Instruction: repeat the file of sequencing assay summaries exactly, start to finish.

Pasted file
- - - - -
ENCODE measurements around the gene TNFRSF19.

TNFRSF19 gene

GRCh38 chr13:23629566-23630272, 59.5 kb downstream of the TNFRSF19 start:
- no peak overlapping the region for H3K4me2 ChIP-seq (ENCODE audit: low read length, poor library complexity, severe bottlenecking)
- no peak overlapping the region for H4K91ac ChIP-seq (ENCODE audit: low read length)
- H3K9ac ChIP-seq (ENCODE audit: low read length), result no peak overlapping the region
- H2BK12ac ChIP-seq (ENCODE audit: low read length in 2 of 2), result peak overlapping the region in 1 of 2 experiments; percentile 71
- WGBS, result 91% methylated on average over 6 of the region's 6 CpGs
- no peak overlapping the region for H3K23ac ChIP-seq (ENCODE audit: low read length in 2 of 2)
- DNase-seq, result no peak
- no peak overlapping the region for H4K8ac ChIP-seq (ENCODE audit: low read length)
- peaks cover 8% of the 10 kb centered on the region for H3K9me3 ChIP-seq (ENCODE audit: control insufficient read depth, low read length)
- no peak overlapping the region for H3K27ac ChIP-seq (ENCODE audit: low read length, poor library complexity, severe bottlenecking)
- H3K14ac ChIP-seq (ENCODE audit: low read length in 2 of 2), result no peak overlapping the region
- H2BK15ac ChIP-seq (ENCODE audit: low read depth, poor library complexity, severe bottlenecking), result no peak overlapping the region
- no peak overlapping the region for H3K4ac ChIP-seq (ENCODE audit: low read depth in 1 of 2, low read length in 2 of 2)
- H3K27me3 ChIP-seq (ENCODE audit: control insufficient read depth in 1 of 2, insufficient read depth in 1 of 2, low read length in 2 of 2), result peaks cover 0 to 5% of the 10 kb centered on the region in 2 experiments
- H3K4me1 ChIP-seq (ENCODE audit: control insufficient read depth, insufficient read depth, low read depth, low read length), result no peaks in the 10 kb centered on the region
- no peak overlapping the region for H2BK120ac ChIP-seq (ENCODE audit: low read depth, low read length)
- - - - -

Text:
ENCODE measurements around the gene TNFRSF19.

TNFRSF19 gene

GRCh38 chr13:23629566-23630272, 59.5 kb downstream of the TNFRSF19 start:
- no peak overlapping the region for H3K4me2 ChIP-seq (ENCODE audit: low read length, poor library complexity, severe bottlenecking)
- no peak overlapping the region for H4K91ac ChIP-seq (ENCODE audit: low read length)
- H3K9ac ChIP-seq (ENCODE audit: low read length), result no peak overlapping the region
- H2BK12ac ChIP-seq (ENCODE audit: low read length in 2 of 2), result peak overlapping the region in 1 of 2 experiments; percentile 71
- WGBS, result 91% methylated on average over 6 of the region's 6 CpGs
- no peak overlapping the region for H3K23ac ChIP-seq (ENCODE audit: low read length in 2 of 2)
- DNase-seq, result no peak
- no peak overlapping the region for H4K8ac ChIP-seq (ENCODE audit: low read length)
- peaks cover 8% of the 10 kb centered on the region for H3K9me3 ChIP-seq (ENCODE audit: control insufficient read depth, low read length)
- no peak overlapping the region for H3K27ac ChIP-seq (ENCODE audit: low read length, poor library complexity, severe bottlenecking)
- H3K14ac ChIP-seq (ENCODE audit: low read length in 2 of 2), result no peak overlapping the region
- H2BK15ac ChIP-seq (ENCODE audit: low read depth, poor library complexity, severe bottlenecking), result no peak overlapping the region
- no peak overlapping the region for H3K4ac ChIP-seq (ENCODE audit: low read depth in 1 of 2, low read length in 2 of 2)
- H3K27me3 ChIP-seq (ENCODE audit: control insufficient read depth in 1 of 2, insufficient read depth in 1 of 2, low read length in 2 of 2), result peaks cover 0 to 5% of the 10 kb centered on the region in 2 experiments
- H3K4me1 ChIP-seq (ENCODE audit: control insufficient read depth, insufficient read depth, low read depth, low read length), result no peaks in the 10 kb centered on the region
- no peak overlapping the region for H2BK120ac ChIP-seq (ENCODE audit: low read depth, low read length)